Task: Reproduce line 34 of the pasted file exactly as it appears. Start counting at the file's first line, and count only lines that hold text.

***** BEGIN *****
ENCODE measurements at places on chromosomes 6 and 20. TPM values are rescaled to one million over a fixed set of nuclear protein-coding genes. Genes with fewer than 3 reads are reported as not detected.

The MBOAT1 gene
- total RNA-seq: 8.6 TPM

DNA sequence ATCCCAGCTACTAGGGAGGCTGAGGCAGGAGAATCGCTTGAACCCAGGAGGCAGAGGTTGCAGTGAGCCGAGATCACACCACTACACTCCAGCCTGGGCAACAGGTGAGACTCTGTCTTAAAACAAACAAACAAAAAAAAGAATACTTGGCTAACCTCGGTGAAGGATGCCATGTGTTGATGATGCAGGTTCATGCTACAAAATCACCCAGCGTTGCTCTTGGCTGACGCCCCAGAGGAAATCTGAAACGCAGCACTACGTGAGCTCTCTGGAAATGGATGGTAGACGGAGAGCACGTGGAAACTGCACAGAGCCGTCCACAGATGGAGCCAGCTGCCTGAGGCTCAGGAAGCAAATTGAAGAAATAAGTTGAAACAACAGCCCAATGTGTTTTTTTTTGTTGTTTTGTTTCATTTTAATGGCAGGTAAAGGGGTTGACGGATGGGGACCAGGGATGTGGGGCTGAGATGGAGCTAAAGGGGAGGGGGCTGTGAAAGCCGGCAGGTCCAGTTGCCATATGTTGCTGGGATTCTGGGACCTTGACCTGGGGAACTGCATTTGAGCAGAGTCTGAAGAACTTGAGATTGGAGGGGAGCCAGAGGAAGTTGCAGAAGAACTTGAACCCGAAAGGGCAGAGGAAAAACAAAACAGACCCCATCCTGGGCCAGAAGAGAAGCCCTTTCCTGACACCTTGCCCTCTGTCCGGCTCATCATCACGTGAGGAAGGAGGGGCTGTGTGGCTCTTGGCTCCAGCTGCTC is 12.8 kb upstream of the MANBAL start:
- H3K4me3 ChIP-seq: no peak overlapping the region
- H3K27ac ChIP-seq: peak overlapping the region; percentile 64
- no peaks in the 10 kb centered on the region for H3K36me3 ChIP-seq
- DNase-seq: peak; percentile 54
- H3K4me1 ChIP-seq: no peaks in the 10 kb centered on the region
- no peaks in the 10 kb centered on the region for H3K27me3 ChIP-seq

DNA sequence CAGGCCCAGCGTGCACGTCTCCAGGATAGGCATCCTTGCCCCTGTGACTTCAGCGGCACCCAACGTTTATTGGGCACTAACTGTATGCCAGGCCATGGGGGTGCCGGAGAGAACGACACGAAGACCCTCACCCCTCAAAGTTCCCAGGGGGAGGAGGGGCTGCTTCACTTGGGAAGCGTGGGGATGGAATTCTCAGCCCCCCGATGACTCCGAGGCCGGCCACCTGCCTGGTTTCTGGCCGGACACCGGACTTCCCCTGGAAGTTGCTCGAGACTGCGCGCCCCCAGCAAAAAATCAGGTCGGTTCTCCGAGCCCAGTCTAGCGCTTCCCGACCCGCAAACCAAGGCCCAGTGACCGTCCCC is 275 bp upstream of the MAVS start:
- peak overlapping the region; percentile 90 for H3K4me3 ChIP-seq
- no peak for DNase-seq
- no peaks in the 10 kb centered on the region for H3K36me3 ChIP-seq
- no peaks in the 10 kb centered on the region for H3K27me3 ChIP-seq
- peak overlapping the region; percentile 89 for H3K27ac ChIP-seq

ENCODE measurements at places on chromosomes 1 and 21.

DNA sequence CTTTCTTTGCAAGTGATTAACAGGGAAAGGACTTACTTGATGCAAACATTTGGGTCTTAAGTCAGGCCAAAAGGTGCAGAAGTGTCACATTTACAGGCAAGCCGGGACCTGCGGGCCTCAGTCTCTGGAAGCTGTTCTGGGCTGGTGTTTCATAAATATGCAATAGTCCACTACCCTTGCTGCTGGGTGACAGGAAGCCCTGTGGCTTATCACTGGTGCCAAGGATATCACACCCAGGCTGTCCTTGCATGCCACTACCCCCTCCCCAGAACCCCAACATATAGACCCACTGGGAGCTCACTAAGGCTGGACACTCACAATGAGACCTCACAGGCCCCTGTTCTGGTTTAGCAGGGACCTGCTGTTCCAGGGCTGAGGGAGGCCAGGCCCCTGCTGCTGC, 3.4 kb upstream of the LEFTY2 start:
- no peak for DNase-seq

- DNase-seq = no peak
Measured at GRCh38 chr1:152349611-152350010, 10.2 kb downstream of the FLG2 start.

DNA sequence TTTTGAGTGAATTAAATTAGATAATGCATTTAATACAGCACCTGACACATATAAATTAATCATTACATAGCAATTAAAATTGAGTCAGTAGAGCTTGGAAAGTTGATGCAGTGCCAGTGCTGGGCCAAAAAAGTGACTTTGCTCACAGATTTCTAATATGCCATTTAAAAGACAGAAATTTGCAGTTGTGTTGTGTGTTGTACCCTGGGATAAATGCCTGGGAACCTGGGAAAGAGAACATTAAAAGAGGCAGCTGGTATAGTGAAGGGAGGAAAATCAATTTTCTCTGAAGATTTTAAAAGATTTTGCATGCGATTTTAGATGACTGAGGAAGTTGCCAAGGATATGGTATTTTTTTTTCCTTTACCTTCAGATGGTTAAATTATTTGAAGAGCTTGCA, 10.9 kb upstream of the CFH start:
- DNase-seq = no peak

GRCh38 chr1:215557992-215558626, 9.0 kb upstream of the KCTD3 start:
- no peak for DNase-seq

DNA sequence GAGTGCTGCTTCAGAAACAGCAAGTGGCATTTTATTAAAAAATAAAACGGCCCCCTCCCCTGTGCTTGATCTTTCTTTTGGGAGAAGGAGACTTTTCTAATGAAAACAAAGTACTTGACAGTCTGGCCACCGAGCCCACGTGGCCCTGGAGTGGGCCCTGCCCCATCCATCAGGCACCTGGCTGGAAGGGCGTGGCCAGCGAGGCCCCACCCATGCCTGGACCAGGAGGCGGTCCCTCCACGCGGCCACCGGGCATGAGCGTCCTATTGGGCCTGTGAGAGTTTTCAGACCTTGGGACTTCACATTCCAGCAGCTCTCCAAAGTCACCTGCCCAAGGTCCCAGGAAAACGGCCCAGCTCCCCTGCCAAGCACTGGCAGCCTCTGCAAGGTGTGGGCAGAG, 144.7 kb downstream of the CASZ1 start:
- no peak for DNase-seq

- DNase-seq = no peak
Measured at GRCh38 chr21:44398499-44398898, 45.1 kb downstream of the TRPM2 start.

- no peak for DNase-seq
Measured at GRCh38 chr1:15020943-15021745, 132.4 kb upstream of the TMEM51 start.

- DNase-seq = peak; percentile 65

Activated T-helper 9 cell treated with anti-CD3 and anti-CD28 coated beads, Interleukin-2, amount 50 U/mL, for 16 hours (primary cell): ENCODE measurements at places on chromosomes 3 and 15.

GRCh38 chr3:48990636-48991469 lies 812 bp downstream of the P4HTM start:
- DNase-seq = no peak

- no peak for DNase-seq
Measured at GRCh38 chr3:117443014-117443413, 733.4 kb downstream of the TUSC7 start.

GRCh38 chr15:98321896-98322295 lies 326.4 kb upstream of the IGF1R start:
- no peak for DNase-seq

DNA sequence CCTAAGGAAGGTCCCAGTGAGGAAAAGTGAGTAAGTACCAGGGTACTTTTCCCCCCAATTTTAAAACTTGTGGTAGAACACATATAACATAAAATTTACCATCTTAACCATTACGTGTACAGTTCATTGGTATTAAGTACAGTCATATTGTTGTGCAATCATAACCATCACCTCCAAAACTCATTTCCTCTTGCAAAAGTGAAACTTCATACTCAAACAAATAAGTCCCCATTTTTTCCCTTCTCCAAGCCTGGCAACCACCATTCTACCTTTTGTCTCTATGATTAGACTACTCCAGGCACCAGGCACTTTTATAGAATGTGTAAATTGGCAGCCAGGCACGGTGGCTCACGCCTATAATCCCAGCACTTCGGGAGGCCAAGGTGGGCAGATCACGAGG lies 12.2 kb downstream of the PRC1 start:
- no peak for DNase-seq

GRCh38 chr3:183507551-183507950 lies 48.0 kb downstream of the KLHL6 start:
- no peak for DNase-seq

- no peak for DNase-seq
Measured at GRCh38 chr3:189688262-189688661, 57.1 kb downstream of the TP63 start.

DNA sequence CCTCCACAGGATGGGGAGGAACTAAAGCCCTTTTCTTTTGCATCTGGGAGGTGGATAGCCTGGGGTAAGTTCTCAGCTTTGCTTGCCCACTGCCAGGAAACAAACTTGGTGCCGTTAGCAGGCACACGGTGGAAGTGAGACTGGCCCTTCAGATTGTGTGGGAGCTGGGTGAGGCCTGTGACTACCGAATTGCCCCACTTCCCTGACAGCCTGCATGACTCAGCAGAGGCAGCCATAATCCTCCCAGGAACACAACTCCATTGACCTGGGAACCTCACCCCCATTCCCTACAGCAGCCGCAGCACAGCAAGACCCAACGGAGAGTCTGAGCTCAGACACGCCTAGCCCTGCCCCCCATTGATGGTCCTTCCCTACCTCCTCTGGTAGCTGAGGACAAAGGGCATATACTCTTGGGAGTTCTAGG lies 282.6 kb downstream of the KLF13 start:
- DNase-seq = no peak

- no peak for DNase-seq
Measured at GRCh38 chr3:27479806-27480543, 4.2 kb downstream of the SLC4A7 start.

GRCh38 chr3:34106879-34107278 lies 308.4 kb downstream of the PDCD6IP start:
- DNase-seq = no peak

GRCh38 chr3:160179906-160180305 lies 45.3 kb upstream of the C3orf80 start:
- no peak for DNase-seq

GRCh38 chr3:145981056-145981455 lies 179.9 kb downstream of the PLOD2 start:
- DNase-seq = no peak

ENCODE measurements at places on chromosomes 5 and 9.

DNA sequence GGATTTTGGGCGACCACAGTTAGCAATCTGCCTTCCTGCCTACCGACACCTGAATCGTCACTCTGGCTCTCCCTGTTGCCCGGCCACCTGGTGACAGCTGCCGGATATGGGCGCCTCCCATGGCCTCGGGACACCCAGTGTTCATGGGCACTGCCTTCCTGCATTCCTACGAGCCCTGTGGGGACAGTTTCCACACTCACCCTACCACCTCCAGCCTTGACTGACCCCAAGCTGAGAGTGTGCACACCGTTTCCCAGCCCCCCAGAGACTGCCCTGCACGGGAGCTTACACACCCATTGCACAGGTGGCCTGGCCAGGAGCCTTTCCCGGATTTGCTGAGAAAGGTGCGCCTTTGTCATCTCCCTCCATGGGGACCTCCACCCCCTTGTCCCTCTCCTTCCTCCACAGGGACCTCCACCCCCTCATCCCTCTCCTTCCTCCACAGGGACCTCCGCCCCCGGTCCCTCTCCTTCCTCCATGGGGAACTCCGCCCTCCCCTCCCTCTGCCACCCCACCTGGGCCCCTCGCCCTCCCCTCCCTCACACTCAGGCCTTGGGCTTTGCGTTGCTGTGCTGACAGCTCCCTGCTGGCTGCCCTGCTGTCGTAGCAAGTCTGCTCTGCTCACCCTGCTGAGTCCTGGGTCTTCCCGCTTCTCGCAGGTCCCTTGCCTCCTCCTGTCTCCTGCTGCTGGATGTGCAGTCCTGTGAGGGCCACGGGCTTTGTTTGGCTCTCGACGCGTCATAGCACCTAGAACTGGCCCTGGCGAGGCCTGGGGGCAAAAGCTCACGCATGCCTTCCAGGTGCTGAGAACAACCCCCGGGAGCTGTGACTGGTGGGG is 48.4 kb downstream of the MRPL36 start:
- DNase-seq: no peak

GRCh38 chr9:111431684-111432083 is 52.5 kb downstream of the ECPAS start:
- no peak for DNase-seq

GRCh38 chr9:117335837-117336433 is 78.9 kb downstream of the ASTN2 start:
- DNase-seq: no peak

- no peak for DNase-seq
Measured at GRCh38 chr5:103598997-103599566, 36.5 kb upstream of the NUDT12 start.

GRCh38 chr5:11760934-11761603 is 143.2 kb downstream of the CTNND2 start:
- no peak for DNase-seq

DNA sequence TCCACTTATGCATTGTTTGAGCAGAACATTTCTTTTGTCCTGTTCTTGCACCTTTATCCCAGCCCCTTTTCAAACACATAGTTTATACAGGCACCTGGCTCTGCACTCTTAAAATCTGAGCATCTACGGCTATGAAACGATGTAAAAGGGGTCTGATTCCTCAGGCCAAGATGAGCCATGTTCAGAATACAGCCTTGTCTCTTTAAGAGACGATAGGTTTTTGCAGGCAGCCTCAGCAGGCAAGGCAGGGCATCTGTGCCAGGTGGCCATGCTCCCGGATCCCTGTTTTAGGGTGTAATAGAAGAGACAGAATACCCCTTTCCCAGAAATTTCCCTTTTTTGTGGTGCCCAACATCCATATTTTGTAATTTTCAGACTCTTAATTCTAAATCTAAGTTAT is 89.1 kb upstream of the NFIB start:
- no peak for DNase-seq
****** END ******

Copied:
GRCh38 chr3:48990636-48991469 lies 812 bp downstream of the P4HTM start: